(With Park View High School slated to merge with Bluestone HS to form the new Mecklenburg County HS in 2022, the South Hill Enterprise is running an ongoing series that looks back at some of the outstanding athletes and coaches and their stories through the years. This is story No. 17 in the series.)
Former Park View High School pitching ace Benny George said a few details are a little fuzzy but others he remembers vividly about the 1971 season when the Dragons’ baseball team advanced the furthest the program has ever been, all the way to the VHSL Group AA state semifinals.
“I remember being really disgusted that we lost,” George said of the 5-0 defeat to eventual state champion Turner Ashby HS, “and I remember giving up the only home run I gave up in high-school.”
George had a tremendous season for the Dragons (13-3) in 1971, going 9-2 on the mound and throwing five shutouts. He was named to the All-District, All-Region and All-State teams that season.
About the homerun he gave up to Turner Ashby, George had noticed the left-handed slugger when the team arrived for the game.
“I remember spotting him when he got off the bus,” said George. “The first time I faced him I got two quick strikes. I threw a couple of balls and he fouled off a couple and the count went full. He fouled the next one off and I called catcher Lennie Cleaton out to the mound. I told him I was going to throw him outside and if he took the pitch that would be fine. We didn’t do intentional walks back then. I threw it about 10 inches outside and he hit it with one arm over the right field fence. That broke our backs as we didn’t score a run in the game.”
George was the pitcher of record in almost every contest for the Dragons that season. He lost the first game of the season in a duel with Bill Boliek from Randolph-Henry HS, and then ran off nine straight complete game victories.
“I didn’t lose another one until the state semifinal,” said George.
George said he had dueled against Boliek since his Dixie Youth days but was able to best him at the end of the regular season to help Park View secure the Southside District title.
“It was the only time I was able to beat him,” said George.
George said he worked hard growing up to be a good pitcher.
“I could throw pretty hard,” he said. “I had a mean 12-6 curve ball and 96% of the time I could throw it where I wanted it. If I walked a batter, it was usually because I wanted to.”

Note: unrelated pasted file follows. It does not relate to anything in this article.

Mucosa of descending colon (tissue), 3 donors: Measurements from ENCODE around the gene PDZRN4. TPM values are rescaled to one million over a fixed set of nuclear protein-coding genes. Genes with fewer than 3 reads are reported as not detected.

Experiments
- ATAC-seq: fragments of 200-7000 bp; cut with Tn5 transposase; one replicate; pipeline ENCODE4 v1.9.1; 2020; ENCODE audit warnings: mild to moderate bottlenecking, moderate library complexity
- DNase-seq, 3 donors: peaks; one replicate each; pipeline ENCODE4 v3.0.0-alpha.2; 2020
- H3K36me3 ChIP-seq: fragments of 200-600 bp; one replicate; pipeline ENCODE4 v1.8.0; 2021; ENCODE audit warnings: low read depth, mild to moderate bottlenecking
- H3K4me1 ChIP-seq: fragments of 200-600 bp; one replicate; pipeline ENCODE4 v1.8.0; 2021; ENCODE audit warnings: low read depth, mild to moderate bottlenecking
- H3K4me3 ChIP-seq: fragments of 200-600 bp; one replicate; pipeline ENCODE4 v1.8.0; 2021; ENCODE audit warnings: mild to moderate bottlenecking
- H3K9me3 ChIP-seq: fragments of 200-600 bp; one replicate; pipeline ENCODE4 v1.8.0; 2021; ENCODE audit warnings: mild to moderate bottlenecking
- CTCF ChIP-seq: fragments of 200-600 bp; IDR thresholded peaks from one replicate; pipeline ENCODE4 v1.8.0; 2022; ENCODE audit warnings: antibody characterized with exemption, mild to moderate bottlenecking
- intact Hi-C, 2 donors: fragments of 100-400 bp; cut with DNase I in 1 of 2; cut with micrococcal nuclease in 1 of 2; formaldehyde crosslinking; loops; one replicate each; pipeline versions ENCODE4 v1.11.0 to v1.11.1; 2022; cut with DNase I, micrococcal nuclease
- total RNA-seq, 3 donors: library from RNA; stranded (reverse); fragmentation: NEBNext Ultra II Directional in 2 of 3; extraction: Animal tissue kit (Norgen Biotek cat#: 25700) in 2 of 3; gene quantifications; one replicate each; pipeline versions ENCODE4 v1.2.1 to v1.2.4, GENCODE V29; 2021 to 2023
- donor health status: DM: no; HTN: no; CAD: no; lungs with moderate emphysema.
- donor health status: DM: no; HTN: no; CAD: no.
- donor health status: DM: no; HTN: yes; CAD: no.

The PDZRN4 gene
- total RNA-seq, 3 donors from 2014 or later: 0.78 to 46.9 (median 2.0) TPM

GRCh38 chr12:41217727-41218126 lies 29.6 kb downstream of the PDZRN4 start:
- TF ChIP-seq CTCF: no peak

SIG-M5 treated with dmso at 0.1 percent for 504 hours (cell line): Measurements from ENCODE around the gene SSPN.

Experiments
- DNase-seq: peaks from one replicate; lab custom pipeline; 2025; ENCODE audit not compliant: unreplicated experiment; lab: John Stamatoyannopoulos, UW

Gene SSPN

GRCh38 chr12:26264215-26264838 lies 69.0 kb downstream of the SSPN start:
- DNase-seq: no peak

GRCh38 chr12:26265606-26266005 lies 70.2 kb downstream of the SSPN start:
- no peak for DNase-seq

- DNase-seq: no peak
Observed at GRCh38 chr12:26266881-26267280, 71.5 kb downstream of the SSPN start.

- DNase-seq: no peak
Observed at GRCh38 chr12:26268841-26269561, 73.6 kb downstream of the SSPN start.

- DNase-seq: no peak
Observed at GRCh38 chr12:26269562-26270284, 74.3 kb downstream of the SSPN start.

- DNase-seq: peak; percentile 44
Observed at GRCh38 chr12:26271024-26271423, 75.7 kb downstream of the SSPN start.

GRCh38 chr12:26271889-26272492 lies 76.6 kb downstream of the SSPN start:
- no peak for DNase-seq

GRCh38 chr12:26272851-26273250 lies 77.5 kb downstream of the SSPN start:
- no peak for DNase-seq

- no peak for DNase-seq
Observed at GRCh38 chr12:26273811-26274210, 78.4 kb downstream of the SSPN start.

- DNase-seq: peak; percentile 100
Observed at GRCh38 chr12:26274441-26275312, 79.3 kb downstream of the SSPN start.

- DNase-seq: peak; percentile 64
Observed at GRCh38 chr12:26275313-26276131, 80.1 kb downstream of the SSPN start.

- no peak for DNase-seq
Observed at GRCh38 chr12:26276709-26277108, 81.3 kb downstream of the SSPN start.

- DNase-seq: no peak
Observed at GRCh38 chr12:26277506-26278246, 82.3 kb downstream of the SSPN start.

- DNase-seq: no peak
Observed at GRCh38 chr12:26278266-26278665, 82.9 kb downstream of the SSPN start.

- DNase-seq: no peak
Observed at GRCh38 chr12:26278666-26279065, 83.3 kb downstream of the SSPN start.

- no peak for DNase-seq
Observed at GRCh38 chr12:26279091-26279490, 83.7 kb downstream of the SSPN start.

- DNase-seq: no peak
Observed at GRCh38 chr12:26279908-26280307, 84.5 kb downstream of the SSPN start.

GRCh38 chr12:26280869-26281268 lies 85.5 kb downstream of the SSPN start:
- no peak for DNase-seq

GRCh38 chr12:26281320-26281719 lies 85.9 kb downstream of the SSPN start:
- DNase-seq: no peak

There were a number of standouts along with George on the 1971 team.
Players joining him on the All-Southside District team that season included first baseman Rudy Smith, outfielders Ronnie Smiley and Calvin Marks and catcher Lennie Cleaton.
Second team selections from Park View included second baseman Jerome Williams and outfielder Clyde Thompson.
Smiley and Marks led the Park View team in hitting as both batted .364 during the regular season while Smith hit .351 and Thompson batted .317. George finished the campaign with a .292 average.
Park View topped Franklin, the Peanut District champions, 10-5 in the Region I title game that season to advance to the state semifinals.
George said he wasn’t sharp early but after giving up four runs in the second inning, he settled down.
“Every hit they got was off of a breaking ball,” said George. “Along about the third inning I told Lennie I was going to throw it as hard as I could.”
His fastball proved unhittable as he finished with 13 strikeouts and allowed only one walk, dominating the game down the stretch.
Smith had two hits and 2 RBI in the victory while George had a hit and drove in two runs and Mark Callis drove in two runs.
Cleaton and Harris had a hit apiece in the victory while Williams and Cleaton scored two runs apiece.
George drew interest from several schools including Louisburg, Chowan, Virginia Tech and the University of Virginia.
“Virginia didn’t give many scholarships to baseball players,” he said. While George considered going to Louisburg, Coach Eddie Crowder recommended that he go to UVA.
“I had a chance to play baseball and go into the ROTC,” he said.
After a good showing during the UVA tryout for pitchers, George’s collegiate career was cut short before it ever got started.
“I stepped in a hole while doing PT with the Navy and blew out my knee and that was it,” he said.
George graduated with his BA in Psychology from UVA in 1975 and earned his Master’s degree in Counseling.
He taught at Southside Virginia Community College for nearly 40 years, retiring on January 1, 2019.
George also served as an assistant coach for the Park View HS baseball team for 10 years and was head coach of the SVCC collegiate baseball team for six years.
George’s two sons, Benjamin and Jonathan, were also outstanding players for the Park View HS baseball team.
“They both pitched,” said George. “Radford (University) wanted Benjamin and he went and tried to play but ended up having Tommy John surgery. Jonathan was gritty and tough and a good infielder too.”
Benny and his wife Judy are enjoying their retirement, living in South Hill.